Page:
Lingle nominates Katherine Leonard to be Hawaii's first female chief justice

HONOLULU (AP) — Gov. Linda Lingle on Thursday nominated Intermediate Court of Appeals Judge Katherine Leonard to head the Hawaii Supreme Court, calling it the most important appointment of her nearly eight-year tenure.

The 50-year-old Leonard is in line to become Hawaii's first female chief justice and the first graduate of the University of Hawaii's William S. Richardson School of Law to sit on the high court.

The appointment still must be approved by the state Senate, which will consider it during a special session next month.

Leonard "has all the qualities necessary to make a great chief justice — steadfast character, a strong intellect, great writing skills and a true commitment to the rule of law," Lingle said at a state Capitol news conference with Leonard, her husband and son alongside.

Asked how she felt about the prospect of being the first woman to lead the high court, Leonard answered judiciously.

"It's a great honor to be the first chief justice who is a woman in this state. I'm very pleased," she said.

If approved by the Senate, Leonard would succeed Ronald Moon, who by law must resign as chief justice by Sept. 4, when he turns 70. The Senate scheduled next month's two-day special session to consider nominations to several judicial posts.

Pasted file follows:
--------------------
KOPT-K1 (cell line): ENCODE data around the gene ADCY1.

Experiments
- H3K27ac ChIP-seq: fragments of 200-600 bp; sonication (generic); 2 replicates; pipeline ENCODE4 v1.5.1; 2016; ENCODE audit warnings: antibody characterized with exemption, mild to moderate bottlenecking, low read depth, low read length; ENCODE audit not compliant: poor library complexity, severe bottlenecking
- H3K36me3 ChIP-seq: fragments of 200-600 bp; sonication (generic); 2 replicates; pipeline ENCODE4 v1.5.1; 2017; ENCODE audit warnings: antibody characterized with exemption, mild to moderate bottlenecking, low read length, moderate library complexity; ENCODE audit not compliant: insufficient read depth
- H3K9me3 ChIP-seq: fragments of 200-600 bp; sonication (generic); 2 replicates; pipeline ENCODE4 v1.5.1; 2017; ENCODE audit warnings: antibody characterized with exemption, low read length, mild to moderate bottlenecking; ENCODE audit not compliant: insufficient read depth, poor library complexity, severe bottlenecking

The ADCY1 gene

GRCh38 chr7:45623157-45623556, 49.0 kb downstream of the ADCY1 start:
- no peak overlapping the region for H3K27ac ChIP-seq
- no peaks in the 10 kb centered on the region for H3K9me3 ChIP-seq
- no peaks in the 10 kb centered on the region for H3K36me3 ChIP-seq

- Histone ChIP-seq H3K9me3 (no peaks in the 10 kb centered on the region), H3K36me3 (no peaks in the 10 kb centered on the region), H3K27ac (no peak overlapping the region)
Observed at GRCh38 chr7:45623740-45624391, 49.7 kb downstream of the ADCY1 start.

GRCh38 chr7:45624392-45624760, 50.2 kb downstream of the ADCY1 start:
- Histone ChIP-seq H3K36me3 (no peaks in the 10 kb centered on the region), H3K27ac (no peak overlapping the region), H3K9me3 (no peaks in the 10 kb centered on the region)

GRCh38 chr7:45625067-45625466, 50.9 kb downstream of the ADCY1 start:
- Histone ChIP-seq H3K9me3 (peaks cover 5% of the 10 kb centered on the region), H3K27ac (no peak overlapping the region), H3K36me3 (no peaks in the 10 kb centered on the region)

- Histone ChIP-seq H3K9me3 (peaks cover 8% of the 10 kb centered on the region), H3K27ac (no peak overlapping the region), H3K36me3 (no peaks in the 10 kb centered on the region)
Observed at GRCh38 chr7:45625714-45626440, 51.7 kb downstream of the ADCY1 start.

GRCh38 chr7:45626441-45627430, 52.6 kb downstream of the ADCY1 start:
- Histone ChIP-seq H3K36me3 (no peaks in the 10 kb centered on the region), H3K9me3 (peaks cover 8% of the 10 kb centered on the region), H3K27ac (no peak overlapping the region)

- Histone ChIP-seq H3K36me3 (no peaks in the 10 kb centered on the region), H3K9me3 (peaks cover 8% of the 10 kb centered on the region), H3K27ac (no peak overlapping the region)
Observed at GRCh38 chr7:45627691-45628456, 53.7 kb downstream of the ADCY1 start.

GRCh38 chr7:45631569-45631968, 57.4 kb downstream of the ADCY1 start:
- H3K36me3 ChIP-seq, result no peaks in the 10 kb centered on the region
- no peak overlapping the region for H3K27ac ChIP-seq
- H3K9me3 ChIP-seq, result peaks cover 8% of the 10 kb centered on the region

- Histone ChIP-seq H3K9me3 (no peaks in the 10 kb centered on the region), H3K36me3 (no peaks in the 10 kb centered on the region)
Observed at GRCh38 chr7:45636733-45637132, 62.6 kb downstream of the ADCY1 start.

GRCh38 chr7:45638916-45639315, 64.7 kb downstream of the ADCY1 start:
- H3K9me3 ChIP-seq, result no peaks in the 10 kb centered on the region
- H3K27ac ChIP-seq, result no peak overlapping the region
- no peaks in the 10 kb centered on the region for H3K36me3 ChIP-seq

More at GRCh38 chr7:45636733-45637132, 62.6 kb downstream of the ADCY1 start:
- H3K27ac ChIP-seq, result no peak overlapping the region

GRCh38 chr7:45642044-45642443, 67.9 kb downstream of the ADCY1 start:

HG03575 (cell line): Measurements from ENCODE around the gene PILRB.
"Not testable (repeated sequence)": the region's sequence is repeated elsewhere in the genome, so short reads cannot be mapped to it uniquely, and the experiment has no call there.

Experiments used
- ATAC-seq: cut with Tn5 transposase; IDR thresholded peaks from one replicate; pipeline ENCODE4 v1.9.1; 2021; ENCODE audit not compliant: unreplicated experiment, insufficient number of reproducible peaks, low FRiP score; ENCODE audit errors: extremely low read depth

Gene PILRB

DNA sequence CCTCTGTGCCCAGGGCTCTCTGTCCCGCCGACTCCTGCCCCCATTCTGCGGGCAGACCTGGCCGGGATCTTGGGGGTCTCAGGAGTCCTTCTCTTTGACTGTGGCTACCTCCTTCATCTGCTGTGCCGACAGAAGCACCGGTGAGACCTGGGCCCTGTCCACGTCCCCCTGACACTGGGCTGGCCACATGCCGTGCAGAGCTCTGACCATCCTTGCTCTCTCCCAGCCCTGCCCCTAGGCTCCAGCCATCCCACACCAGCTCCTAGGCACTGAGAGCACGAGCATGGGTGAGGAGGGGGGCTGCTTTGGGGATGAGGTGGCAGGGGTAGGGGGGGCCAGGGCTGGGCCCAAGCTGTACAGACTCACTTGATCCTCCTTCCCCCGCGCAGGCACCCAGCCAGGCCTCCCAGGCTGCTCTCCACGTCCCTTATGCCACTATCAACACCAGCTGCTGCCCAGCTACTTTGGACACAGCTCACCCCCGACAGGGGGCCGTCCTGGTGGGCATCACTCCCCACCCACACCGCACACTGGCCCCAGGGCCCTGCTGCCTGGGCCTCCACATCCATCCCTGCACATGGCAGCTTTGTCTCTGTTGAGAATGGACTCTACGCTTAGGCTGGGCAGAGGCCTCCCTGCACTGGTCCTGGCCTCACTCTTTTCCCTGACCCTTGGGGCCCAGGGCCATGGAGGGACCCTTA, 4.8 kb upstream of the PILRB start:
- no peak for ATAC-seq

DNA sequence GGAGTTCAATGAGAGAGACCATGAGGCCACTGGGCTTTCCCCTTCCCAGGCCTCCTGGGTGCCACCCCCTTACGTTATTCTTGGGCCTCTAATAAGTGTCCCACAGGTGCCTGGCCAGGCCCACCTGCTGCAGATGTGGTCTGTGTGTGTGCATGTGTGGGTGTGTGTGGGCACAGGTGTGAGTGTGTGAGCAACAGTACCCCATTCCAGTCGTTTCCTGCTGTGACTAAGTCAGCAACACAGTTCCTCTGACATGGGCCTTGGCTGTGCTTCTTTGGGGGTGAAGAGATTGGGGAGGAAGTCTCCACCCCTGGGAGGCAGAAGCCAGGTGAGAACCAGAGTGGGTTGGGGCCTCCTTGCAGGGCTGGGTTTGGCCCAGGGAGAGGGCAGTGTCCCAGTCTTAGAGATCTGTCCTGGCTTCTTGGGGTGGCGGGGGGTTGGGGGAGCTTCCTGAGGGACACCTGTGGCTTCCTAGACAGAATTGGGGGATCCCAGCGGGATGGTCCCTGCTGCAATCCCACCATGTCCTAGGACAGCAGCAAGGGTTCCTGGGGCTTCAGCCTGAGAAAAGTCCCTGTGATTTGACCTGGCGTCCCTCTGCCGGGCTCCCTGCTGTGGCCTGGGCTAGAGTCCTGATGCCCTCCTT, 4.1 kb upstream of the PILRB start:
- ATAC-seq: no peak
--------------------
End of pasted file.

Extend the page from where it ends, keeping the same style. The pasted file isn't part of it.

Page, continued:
The Republican governor chose Leonard from a list of six recommendations forwarded to her by the state Judicial Selection Commission. Others on the list were Supreme Court Associate Justice Mark Recktenwald; Craig Nakamura, chief judge of the Intermediate Court of Appeals; appellate Judge Daniel Foley; and Circuit Judges Bert Ayabe and Richard Pollack.

Leonard was chosen by Lingle to sit on the Intermediate Court of Appeals in November 2007. The Senate confirmed her unanimously. Before that, Leonard was a partner at Carlsmith Ball LLP, where she focused on commercial, trust and environmental litigation.

She edited the law review while attending the Richardson law school, and graduated in 1991.

Leonard said she handled 400 cases while on the intermediate court, half of them criminal appeals, and wrote about 150 of the rulings.

"I have great respect for upholding the rule of law," Leonard said. "I would describe myself as a modest and moderate judge."

Lingle said the historic nature of Leonard's appointment was only one of the factors she considered.

"Of course, being (Hawaii's) first woman governor, I thought about the fact that she would be the first woman chief justice," the governor said. "But the top thing I considered was her intellectual ability, her record, her respect for the rule of law, her character — and that's shown through her career."

Attempts to reach Senate Judiciary Committee Chairman Brian Taniguchi, D-Moiliili-Manoa, and state Senate President Colleen Hanabusa, D-Nanakuli-Makua, for comment were not immediately successful.

Lingle, who leaves office in December after two terms, has named three of the high court's five justices, five of six intermediate appeals court judges, and 17 of the state's 33 circuit judges.

Leonard is married to Ian Sandison, and they have one son and two stepchildren.

Copyright 2010 The Associated Press.